“Here’s my card,” he told them as he set a business card beside the check. “I have been retained to help you with investment advice. I will consult with you in any capacity you like at any time during the next 90 days. By then I expect you will be comfortable with the arrangements.”

He stood, shook hands with each of them and left without a word. Behind him there was only stunned silence.

Over the next two weeks, Tipton had similar meeting with each of the guys on Hoyt’s crew. They would all receive $100,000 a year for life. It wasn’t a bunch of money, but Hoyt figured it was enough to take the pressure off, allow them to put their kids thorough college, afford a nice house, take a good vacation. He hoped it wasn’t so much that it would make them act crazy.

When everyone had been told of their good fortune, Hoyt arranged to meet Susan and Ty for breakfast the next Saturday.

“Darnedest thing,” Hoyt started off. “Some guy named Tipton showed up and told me about some trust fund that was going to give me a bunch of money. I had no idea what to do about it, but …” he paused

“Us, too,” both of them said at the same time, then laughed. “Like you said,” Susan said. Her eyes were simply sparkling. “Talk about something you never expected.”

“Neither did I,” Hoyt said quite truthfully. “It looks like if I manage things right, I won’t need to work at flipping houses any more. I like the work, and I love working with you two, but I’m not sure my heart is in it any more.”

They nodded.

“I don’t want to leave you in the lurch,” Hoyt said, “but I think I’d like to quit.”

“When were you thinking of leaving?” Susan asked.

“Well, whenever it won’t hurt your commitments or you business.” Hoyt looked carefully to make sure they understood how much real emotion was behind that statement.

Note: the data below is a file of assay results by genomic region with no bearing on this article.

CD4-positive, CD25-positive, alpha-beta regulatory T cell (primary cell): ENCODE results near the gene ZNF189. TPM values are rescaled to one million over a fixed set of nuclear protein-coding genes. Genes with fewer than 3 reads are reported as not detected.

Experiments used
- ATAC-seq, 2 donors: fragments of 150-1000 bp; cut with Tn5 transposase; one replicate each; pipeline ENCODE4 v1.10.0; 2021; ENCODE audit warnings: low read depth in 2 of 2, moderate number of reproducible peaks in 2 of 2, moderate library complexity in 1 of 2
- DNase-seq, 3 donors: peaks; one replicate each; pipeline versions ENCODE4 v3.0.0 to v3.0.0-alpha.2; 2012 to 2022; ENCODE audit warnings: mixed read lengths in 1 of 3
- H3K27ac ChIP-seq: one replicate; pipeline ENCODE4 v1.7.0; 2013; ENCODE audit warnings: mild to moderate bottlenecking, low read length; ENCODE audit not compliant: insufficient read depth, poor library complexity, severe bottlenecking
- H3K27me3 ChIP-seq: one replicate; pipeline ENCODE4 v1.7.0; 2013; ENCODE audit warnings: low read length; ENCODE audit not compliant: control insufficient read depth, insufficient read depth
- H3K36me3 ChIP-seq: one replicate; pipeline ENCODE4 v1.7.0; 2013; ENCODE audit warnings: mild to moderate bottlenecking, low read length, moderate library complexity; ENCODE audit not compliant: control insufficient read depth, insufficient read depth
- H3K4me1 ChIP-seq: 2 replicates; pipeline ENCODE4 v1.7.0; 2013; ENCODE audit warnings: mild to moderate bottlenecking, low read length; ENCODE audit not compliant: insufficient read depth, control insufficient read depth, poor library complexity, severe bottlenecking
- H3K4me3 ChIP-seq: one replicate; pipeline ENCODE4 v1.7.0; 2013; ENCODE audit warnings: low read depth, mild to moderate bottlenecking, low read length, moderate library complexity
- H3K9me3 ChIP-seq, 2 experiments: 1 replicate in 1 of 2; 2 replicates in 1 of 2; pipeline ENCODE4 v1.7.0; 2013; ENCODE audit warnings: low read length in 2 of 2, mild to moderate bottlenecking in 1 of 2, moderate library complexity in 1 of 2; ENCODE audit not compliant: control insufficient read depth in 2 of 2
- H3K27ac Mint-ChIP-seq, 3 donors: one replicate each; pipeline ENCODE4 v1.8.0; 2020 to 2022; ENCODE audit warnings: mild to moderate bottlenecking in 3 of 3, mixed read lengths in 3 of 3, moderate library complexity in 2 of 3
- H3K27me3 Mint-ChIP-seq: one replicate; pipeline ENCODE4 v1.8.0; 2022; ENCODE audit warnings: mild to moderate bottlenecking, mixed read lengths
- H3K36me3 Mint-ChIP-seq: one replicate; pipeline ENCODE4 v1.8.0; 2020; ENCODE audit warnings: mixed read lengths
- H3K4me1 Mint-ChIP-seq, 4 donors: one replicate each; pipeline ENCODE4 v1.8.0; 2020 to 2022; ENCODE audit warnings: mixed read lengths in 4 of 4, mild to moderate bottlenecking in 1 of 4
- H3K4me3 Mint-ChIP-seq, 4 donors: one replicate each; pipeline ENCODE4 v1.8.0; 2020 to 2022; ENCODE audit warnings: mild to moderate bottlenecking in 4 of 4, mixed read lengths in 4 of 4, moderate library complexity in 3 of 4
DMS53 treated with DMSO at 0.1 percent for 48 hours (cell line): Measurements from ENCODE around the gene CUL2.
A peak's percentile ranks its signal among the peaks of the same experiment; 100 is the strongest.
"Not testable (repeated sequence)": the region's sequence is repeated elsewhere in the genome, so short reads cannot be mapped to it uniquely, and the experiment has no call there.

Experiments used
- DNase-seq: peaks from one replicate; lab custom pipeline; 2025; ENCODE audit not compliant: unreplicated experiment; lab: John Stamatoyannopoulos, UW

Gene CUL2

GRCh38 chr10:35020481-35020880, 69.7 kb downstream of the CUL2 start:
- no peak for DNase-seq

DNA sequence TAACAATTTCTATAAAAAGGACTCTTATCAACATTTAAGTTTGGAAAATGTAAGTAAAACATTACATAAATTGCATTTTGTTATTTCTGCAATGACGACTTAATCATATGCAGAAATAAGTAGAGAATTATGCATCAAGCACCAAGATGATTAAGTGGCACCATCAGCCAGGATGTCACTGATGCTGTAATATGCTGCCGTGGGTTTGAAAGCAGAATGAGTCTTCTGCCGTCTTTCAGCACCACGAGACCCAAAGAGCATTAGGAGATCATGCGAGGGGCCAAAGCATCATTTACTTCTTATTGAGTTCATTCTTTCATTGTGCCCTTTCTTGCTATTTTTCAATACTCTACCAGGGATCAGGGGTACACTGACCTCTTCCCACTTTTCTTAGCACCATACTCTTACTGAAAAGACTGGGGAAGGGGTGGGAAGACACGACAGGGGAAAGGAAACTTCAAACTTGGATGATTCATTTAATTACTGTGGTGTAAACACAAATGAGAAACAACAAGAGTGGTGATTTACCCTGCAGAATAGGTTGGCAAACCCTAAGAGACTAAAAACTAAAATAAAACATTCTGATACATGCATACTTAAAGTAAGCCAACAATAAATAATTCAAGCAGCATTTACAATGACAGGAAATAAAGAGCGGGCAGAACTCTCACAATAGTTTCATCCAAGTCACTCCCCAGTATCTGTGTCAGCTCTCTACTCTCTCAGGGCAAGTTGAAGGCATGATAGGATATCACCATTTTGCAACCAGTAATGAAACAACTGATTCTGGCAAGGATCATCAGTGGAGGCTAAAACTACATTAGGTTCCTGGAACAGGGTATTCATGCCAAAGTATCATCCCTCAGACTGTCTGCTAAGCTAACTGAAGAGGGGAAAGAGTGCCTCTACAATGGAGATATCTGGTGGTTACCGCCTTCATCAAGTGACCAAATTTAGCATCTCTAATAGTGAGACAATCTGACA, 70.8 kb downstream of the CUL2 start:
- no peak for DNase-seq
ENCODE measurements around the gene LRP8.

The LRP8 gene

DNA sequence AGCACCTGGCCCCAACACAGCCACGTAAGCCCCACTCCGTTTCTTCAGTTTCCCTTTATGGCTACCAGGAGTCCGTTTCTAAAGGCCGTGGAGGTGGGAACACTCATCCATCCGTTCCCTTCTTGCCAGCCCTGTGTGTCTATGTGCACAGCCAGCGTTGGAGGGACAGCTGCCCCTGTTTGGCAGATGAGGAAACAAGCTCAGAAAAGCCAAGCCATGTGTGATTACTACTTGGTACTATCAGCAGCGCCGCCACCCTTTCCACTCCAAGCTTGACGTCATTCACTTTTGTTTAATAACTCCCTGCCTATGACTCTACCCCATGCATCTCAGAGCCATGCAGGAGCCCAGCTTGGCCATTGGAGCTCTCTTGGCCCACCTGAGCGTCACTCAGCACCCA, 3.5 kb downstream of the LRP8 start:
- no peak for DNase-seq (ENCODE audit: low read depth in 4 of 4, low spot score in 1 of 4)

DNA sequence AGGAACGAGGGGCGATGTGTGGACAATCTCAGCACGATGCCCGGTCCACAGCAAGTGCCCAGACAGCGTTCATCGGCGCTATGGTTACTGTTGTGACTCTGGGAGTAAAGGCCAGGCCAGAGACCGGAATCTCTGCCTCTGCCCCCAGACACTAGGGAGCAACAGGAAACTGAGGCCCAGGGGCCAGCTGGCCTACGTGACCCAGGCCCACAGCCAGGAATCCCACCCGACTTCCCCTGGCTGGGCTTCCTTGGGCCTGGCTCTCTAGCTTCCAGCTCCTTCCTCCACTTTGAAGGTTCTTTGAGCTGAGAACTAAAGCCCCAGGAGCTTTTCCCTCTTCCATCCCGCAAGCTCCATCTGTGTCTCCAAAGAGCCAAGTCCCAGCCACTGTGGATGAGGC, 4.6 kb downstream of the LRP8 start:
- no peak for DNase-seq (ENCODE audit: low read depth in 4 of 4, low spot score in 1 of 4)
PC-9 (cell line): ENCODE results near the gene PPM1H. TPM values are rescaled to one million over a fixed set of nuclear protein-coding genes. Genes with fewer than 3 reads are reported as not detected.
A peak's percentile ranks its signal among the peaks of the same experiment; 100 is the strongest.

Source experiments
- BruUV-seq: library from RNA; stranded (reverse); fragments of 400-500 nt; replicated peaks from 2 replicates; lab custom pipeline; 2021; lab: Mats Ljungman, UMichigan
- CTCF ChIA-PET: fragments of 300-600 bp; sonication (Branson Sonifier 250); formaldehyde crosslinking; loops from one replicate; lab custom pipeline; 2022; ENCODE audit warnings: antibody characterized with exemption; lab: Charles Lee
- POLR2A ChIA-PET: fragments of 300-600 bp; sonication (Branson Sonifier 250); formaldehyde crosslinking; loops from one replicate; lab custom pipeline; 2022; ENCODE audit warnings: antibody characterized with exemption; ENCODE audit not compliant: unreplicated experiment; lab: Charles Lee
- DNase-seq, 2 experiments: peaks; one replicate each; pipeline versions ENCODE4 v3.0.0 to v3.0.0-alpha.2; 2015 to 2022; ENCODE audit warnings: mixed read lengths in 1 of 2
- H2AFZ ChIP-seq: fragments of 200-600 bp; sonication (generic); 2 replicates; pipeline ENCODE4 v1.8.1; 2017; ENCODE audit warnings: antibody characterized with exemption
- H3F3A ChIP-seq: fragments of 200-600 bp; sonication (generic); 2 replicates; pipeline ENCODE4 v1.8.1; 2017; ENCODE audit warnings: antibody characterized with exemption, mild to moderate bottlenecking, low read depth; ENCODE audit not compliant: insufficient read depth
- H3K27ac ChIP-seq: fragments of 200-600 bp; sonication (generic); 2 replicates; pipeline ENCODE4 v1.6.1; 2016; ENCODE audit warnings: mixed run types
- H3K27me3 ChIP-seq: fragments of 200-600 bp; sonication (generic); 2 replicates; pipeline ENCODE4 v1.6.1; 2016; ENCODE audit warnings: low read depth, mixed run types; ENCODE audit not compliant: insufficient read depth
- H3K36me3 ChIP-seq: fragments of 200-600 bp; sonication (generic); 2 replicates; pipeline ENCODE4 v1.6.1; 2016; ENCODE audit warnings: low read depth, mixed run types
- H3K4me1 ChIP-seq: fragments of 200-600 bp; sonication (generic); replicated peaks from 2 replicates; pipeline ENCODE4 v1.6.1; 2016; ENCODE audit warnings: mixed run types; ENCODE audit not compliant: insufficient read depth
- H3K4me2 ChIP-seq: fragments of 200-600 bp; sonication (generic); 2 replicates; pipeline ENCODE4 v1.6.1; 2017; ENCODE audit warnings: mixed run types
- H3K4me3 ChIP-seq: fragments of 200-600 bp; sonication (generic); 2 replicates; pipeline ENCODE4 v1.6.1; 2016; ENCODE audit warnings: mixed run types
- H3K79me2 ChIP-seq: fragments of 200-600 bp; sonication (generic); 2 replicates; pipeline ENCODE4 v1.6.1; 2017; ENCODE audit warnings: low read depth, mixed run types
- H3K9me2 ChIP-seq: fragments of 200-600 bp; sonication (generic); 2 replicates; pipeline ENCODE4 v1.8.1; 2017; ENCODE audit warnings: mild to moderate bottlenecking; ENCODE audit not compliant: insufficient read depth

Ty laughed. “I know just how you feel, buddy. This stuff with Tipton has me thinking just how much I care about finishing the properties were working on right now. I don’t know. I will suck it up and finish them, but like you said, my heart may not be there any more.”

“So?” Hoyt let the question hang.

“Can you stick around to finish the Red Fern property?” Ty had run down a list of inventory and that was the only one he cared about. The others? Maybe just auction them off as-is. Let someone else take a hand at flipping them.

Hoyt smiled. The Red Fern place was perhaps the coolest house he had worked on. The core of the house had been designed by a real architect back in the 50s, but two additions and a really bad remodel had hidden all the beauty of the place. He would love to see it finished right, to let the original house shine through.

“Sure,” Hoyt was still grinning at the vision of a complete Red Fern in his mind. “I’ll finish that and then I’ll take off for parts unknown – if that works for you.”

“It does,” they said at the same time, ending their conversation with laughter and on a high note.

Coming soon: Chapter 7

Fiction Imitating Art